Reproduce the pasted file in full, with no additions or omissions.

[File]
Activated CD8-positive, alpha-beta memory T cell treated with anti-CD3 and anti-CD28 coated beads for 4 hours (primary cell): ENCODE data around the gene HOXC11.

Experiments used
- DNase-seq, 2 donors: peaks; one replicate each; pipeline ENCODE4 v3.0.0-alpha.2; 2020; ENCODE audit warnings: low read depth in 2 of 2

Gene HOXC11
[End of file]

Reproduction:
Activated CD8-positive, alpha-beta memory T cell treated with anti-CD3 and anti-CD28 coated beads for 4 hours (primary cell): ENCODE data around the gene HOXC11.

Experiments used
- DNase-seq, 2 donors: peaks; one replicate each; pipeline ENCODE4 v3.0.0-alpha.2; 2020; ENCODE audit warnings: low read depth in 2 of 2

Gene HOXC11